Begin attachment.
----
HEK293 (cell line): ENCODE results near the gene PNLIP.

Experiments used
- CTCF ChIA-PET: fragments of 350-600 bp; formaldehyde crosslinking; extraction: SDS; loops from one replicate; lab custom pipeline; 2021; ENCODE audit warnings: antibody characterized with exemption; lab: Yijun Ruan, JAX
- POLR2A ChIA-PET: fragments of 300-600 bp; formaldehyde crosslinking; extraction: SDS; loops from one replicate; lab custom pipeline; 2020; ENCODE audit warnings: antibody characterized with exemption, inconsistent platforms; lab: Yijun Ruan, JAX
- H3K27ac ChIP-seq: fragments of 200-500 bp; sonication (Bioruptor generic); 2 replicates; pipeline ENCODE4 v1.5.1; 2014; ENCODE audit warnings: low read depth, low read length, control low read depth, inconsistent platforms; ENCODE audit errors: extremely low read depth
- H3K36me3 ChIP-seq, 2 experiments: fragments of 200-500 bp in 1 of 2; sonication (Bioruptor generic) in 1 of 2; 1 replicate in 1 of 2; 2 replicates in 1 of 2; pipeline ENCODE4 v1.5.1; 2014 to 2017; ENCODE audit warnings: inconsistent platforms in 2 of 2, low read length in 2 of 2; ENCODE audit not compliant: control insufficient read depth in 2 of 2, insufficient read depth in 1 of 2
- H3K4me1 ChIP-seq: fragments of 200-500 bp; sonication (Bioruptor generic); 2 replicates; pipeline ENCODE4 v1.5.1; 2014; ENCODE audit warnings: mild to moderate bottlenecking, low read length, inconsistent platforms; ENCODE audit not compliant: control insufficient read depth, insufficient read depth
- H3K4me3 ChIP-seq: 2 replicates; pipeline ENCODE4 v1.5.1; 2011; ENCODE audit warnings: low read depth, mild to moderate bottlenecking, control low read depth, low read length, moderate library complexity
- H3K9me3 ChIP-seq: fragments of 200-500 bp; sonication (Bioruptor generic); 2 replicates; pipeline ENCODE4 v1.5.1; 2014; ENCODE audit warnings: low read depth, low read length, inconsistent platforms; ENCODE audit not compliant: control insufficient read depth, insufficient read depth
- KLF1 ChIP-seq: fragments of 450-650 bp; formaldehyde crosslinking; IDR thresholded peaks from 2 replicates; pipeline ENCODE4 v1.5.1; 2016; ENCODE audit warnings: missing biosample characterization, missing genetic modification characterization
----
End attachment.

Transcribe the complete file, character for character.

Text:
HEK293 (cell line): ENCODE results near the gene PNLIP.

Experiments used
- CTCF ChIA-PET: fragments of 350-600 bp; formaldehyde crosslinking; extraction: SDS; loops from one replicate; lab custom pipeline; 2021; ENCODE audit warnings: antibody characterized with exemption; lab: Yijun Ruan, JAX
- POLR2A ChIA-PET: fragments of 300-600 bp; formaldehyde crosslinking; extraction: SDS; loops from one replicate; lab custom pipeline; 2020; ENCODE audit warnings: antibody characterized with exemption, inconsistent platforms; lab: Yijun Ruan, JAX
- H3K27ac ChIP-seq: fragments of 200-500 bp; sonication (Bioruptor generic); 2 replicates; pipeline ENCODE4 v1.5.1; 2014; ENCODE audit warnings: low read depth, low read length, control low read depth, inconsistent platforms; ENCODE audit errors: extremely low read depth
- H3K36me3 ChIP-seq, 2 experiments: fragments of 200-500 bp in 1 of 2; sonication (Bioruptor generic) in 1 of 2; 1 replicate in 1 of 2; 2 replicates in 1 of 2; pipeline ENCODE4 v1.5.1; 2014 to 2017; ENCODE audit warnings: inconsistent platforms in 2 of 2, low read length in 2 of 2; ENCODE audit not compliant: control insufficient read depth in 2 of 2, insufficient read depth in 1 of 2
- H3K4me1 ChIP-seq: fragments of 200-500 bp; sonication (Bioruptor generic); 2 replicates; pipeline ENCODE4 v1.5.1; 2014; ENCODE audit warnings: mild to moderate bottlenecking, low read length, inconsistent platforms; ENCODE audit not compliant: control insufficient read depth, insufficient read depth
- H3K4me3 ChIP-seq: 2 replicates; pipeline ENCODE4 v1.5.1; 2011; ENCODE audit warnings: low read depth, mild to moderate bottlenecking, control low read depth, low read length, moderate library complexity
- H3K9me3 ChIP-seq: fragments of 200-500 bp; sonication (Bioruptor generic); 2 replicates; pipeline ENCODE4 v1.5.1; 2014; ENCODE audit warnings: low read depth, low read length, inconsistent platforms; ENCODE audit not compliant: control insufficient read depth, insufficient read depth
- KLF1 ChIP-seq: fragments of 450-650 bp; formaldehyde crosslinking; IDR thresholded peaks from 2 replicates; pipeline ENCODE4 v1.5.1; 2016; ENCODE audit warnings: missing biosample characterization, missing genetic modification characterization